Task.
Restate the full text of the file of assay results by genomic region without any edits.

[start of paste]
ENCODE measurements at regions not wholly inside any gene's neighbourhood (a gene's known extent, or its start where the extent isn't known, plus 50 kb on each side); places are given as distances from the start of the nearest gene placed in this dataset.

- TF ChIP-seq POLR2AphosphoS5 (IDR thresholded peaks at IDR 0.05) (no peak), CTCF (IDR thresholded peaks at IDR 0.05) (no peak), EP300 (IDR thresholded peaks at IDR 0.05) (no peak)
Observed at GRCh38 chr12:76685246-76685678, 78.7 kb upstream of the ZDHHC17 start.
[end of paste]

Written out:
ENCODE measurements at regions not wholly inside any gene's neighbourhood (a gene's known extent, or its start where the extent isn't known, plus 50 kb on each side); places are given as distances from the start of the nearest gene placed in this dataset.

- TF ChIP-seq POLR2AphosphoS5 (IDR thresholded peaks at IDR 0.05) (no peak), CTCF (IDR thresholded peaks at IDR 0.05) (no peak), EP300 (IDR thresholded peaks at IDR 0.05) (no peak)
Observed at GRCh38 chr12:76685246-76685678, 78.7 kb upstream of the ZDHHC17 start.